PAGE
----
Quartz is a popular choice for many homeowners due to its durability, beauty, and uniform movement. Since it is a manmade material created with resins and recycled materials, it is not only customizable but sealed from any bacteria or viruses. This along with its other advantages makes quartz the perfect choice for many.
Quartz is not only modern and beautiful but can be customized with a large variety of finishes. These finishes include polished, honed, concrete, rough, volcano, and suede. Suede or matte quartz is gaining popularity with design trends focusing on incorporating organic features and finishes. This guide will go over everything you need to know about suede quartz from its creation to care and maintenance.
What is Suede Quartz?
It is a finish for your quartz countertops that features a velvety soft, matte look and touch. It highlights the natural colors and features of the stone and is more resistant to stains and watermarks than any other finish.
How is Suede Quartz made?
Suede quartz is created by gently brushing the stone with a diamond-tipped brush until the imperfections and polish are completely removed. This treatment is relatively new and is manufactured by MSI, Cambria, Hanstone, and Silestone. Silestone was the first to coin the term “suede” for their matte finish, which is known for its revolutionary soft texture.
Advantages and Disadvantages
When contemplating which finish is right for your countertop, it is important to consider its pros and cons. While other finishes have been around longer, they may or may not be the right choice for you. The best option will greatly depend on the cost and care you want to put into your countertop.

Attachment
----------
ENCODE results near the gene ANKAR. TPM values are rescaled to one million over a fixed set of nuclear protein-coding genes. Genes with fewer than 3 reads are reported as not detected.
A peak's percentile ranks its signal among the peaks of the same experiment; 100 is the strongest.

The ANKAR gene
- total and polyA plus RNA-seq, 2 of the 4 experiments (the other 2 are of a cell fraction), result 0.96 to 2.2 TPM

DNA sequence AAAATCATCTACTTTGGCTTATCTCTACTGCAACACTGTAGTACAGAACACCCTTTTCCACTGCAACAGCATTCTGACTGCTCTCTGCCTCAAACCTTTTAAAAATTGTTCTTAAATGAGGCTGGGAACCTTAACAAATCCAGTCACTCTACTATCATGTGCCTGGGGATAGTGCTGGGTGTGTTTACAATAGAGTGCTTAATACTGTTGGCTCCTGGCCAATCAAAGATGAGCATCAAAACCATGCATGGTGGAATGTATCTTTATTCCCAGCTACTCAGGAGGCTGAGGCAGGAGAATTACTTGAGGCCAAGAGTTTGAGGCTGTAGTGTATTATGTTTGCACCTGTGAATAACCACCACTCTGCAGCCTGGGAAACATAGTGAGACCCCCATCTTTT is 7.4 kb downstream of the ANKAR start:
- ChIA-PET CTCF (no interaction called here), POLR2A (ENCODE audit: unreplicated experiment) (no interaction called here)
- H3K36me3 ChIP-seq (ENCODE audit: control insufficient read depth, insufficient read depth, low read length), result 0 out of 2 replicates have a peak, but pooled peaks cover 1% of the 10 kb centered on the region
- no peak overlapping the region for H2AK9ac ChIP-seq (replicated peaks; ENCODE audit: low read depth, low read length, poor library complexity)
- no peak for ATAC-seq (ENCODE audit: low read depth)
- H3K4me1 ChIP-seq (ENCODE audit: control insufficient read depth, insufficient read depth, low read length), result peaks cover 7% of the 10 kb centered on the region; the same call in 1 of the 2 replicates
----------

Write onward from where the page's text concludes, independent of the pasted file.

There are a variety of advantages that the suede finish offers. These advantages include:
- Highlights the Natural Color: A key difference between polished and suede quartz is that suede will highlight the natural color of the quartz rather than add polish to it.
- Contemporary Style: Homeowners who prefer a more classic, contemporary aesthetic will love this finish. It is perfect for modern and Mediterranean style kitchens, and it pairs well with warm or neutral-colored, flat-paneled cabinets and subway tile backsplashes.
- Stain Resistant: Since quartz is created with resins and recycled materials, it is stain-resistant has a built in anti-microbial defense. It also conceals smudges and fingerprints.
There are also some disadvantages to suede quartz including:
- Difficult to Clean: One of the few downsides is that it is more difficult to clean than the other finishes. Because it has more texture than its counterparts, dust and debris can get trapped in its dimples.
- Not heat resistant: Because quartz is not as heat resistant as granite, you cannot place hot pots and pans directly on the countertop. The heat may cause damage or discoloration to the quartz.
- Bad for Small Spaces: The suede finish is best for open spaces because it looks better on darker colors and doesn’t reflect light as well, which can make small spaces feel smaller.
Care and Maintenance
Caring for your suede quartz is much less complicated than it would be for the honed or polished finish. Its superior resistance to stains and smudges lends to maintaining its pristine condition. Since its naturally non-porous, it does not need to be sealed, unlike its granite counterpart. The daily cleaning process is simple and hassle-free. All you have to do is wipe it down with mild soap and warm water. If you have any questions consult your manufacturer for proper cleaning and maintenance guidelines.
Suede quartz countertops have become prominent in contemporary homes. Its advantages and texture make it a revolutionary option. If you desire a countertop that brings a modern look and feel to your space, this is the best finish for you.